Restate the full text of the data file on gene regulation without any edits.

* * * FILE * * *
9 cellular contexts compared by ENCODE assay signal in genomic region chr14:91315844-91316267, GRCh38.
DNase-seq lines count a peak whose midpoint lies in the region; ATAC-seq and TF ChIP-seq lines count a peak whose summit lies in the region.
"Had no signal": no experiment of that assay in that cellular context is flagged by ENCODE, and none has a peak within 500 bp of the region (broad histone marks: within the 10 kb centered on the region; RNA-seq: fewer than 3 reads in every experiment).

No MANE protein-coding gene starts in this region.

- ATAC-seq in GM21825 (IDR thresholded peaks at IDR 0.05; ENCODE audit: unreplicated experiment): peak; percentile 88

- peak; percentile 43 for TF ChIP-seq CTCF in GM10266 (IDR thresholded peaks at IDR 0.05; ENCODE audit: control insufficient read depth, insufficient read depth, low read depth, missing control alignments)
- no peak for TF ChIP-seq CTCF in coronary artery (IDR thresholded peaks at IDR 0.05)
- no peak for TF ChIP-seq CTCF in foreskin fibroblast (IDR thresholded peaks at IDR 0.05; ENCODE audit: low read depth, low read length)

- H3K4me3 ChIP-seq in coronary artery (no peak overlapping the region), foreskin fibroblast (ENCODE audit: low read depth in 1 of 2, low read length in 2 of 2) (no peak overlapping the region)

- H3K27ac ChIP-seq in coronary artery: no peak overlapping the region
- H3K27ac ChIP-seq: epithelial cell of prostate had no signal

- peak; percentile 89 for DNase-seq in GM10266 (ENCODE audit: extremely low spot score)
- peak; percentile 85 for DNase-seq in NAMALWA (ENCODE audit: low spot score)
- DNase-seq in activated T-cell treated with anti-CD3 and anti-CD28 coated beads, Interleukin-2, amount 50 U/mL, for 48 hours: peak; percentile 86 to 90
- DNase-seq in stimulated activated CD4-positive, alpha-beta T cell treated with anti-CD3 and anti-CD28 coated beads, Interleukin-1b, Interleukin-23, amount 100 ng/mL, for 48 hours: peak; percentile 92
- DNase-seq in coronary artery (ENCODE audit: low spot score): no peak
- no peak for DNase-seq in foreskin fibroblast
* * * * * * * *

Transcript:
9 cellular contexts compared by ENCODE assay signal in genomic region chr14:91315844-91316267, GRCh38.
DNase-seq lines count a peak whose midpoint lies in the region; ATAC-seq and TF ChIP-seq lines count a peak whose summit lies in the region.
"Had no signal": no experiment of that assay in that cellular context is flagged by ENCODE, and none has a peak within 500 bp of the region (broad histone marks: within the 10 kb centered on the region; RNA-seq: fewer than 3 reads in every experiment).

No MANE protein-coding gene starts in this region.

- ATAC-seq in GM21825 (IDR thresholded peaks at IDR 0.05; ENCODE audit: unreplicated experiment): peak; percentile 88

- peak; percentile 43 for TF ChIP-seq CTCF in GM10266 (IDR thresholded peaks at IDR 0.05; ENCODE audit: control insufficient read depth, insufficient read depth, low read depth, missing control alignments)
- no peak for TF ChIP-seq CTCF in coronary artery (IDR thresholded peaks at IDR 0.05)
- no peak for TF ChIP-seq CTCF in foreskin fibroblast (IDR thresholded peaks at IDR 0.05; ENCODE audit: low read depth, low read length)

- H3K4me3 ChIP-seq in coronary artery (no peak overlapping the region), foreskin fibroblast (ENCODE audit: low read depth in 1 of 2, low read length in 2 of 2) (no peak overlapping the region)

- H3K27ac ChIP-seq in coronary artery: no peak overlapping the region
- H3K27ac ChIP-seq: epithelial cell of prostate had no signal

- peak; percentile 89 for DNase-seq in GM10266 (ENCODE audit: extremely low spot score)
- peak; percentile 85 for DNase-seq in NAMALWA (ENCODE audit: low spot score)
- DNase-seq in activated T-cell treated with anti-CD3 and anti-CD28 coated beads, Interleukin-2, amount 50 U/mL, for 48 hours: peak; percentile 86 to 90
- DNase-seq in stimulated activated CD4-positive, alpha-beta T cell treated with anti-CD3 and anti-CD28 coated beads, Interleukin-1b, Interleukin-23, amount 100 ng/mL, for 48 hours: peak; percentile 92
- DNase-seq in coronary artery (ENCODE audit: low spot score): no peak
- no peak for DNase-seq in foreskin fibroblast